Stolen Heritage: Decolonizing European-American Museums
At least once a year from the age of ten, I visited the British Museum for a school class. I would visit on my own to draw objects for art classes and, to this day, I return every time I go home for a trip. One of the enduring controversies around the British Museum that I learned about as a kid was its refusal to return the “Elgin Marbles,” a collection of sculptures from the Parthenon in Athens, Greece. The Marbles have been on display in the British Museum since they were taken by Lord Elgin at the beginning of the 19th century when Greece was under Ottoman rule.
The Acropolis Museum in Athens (where the rest of the Parthenon sculptures are housed) built empty exhibition spaces to symbolize the hope that the British Museum will someday return the Elgin Marbles. The Greeks hold vigils praying for their return. I once watched a documentary on the Marbles where a curator at the British Museum haughtily argued that the Marbles shouldn’t be returned with one of the most British sentences I’ve ever heard to this day: “Would you give a naughty child back his toys?”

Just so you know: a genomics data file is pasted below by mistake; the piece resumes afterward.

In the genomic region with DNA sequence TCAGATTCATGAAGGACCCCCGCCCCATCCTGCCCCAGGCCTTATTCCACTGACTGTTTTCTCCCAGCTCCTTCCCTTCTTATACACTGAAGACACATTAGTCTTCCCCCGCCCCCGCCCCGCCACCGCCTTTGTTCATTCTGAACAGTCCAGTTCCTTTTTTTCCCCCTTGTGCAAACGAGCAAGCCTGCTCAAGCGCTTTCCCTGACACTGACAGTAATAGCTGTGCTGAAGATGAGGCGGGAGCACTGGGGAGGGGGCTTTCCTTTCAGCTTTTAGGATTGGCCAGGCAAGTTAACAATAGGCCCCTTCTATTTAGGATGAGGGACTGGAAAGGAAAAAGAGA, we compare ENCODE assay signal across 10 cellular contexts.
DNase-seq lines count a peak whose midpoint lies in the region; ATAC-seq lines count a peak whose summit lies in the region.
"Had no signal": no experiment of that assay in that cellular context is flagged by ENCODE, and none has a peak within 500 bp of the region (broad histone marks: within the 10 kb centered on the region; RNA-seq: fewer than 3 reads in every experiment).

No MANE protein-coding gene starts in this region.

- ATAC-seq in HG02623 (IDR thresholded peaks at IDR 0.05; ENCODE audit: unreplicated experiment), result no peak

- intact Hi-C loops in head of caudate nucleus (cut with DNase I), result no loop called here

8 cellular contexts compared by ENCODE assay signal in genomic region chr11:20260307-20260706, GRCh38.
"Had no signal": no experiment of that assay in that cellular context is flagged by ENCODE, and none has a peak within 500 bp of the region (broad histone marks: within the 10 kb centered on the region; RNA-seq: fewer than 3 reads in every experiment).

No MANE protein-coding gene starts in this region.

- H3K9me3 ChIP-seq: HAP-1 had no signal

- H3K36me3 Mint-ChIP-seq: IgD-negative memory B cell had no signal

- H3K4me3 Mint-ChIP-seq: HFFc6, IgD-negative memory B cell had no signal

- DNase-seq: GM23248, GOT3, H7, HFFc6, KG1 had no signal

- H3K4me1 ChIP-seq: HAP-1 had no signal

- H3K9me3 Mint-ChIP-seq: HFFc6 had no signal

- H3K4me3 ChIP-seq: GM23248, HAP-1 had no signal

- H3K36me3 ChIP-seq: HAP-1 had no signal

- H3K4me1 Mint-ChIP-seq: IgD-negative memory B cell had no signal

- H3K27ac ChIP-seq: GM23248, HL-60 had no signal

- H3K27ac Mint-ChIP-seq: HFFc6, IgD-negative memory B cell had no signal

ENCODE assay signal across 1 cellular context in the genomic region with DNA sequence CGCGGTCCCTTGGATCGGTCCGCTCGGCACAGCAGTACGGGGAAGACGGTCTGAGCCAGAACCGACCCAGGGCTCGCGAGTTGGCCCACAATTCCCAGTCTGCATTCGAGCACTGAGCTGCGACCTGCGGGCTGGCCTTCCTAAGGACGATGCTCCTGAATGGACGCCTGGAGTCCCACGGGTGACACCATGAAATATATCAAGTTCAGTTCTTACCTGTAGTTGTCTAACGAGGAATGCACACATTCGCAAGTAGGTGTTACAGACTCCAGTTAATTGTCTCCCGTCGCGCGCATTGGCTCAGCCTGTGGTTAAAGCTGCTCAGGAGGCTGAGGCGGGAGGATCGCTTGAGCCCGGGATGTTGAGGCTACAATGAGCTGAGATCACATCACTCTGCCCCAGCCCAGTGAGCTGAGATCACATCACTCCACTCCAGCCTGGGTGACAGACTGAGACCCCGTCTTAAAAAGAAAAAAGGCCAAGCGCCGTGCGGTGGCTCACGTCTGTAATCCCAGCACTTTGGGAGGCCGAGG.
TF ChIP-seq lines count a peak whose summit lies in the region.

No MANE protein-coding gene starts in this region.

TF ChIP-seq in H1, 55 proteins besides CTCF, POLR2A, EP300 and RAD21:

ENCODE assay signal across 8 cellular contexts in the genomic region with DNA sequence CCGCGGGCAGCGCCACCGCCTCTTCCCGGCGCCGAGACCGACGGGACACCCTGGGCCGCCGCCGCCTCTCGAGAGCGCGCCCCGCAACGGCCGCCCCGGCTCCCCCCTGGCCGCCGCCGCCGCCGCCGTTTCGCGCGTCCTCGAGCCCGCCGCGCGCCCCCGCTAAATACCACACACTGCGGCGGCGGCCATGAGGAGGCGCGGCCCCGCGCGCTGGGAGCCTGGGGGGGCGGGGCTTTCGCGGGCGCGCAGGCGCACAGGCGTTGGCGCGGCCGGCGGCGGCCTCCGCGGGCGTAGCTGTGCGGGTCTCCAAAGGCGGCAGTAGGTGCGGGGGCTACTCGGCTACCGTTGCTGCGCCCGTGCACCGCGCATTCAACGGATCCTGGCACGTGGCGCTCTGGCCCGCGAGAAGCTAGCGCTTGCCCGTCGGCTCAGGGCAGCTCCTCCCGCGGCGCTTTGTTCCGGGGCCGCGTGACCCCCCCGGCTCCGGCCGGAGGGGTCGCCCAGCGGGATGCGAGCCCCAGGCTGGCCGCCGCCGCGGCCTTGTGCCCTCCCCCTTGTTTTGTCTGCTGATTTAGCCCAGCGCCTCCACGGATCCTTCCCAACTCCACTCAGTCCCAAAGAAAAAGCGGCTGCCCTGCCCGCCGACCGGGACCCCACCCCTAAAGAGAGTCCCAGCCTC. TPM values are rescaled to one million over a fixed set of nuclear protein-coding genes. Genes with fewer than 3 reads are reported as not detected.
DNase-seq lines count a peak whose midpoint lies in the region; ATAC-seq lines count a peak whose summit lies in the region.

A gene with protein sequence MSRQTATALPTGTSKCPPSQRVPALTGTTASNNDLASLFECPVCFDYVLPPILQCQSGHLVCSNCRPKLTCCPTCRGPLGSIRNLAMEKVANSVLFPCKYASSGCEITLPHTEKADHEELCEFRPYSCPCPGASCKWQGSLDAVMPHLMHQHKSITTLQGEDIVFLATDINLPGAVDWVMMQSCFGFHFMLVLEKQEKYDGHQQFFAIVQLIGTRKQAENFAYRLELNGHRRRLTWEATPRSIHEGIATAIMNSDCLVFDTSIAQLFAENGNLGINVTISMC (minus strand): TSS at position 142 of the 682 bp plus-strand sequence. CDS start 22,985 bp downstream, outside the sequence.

If the Elgin Marbles are returned, what happens next? Would it set in motion a landslide of repatriation claims from nations around the world questioning the British Museum’s ownership of the Rosetta Stone or the Assyrian Balawat Gates?
Earlier this year, art historian Alice Procter led a series of “Uncomfortable Art Tours” around London museums (including the British Museum) to expose the public to the colonial roots of many of the U.K.’s national collections. She even gave out “Display It Like You Stole It” badges to attendees. Proctor writes that she sees the British empire and its history of colonization and imperialism reflected in these national museums. She points out the euphemistic language embedded in museum lingo, such as the word “acquisition,” which often obscures the truth of how many of the collections throughout Europe were formed.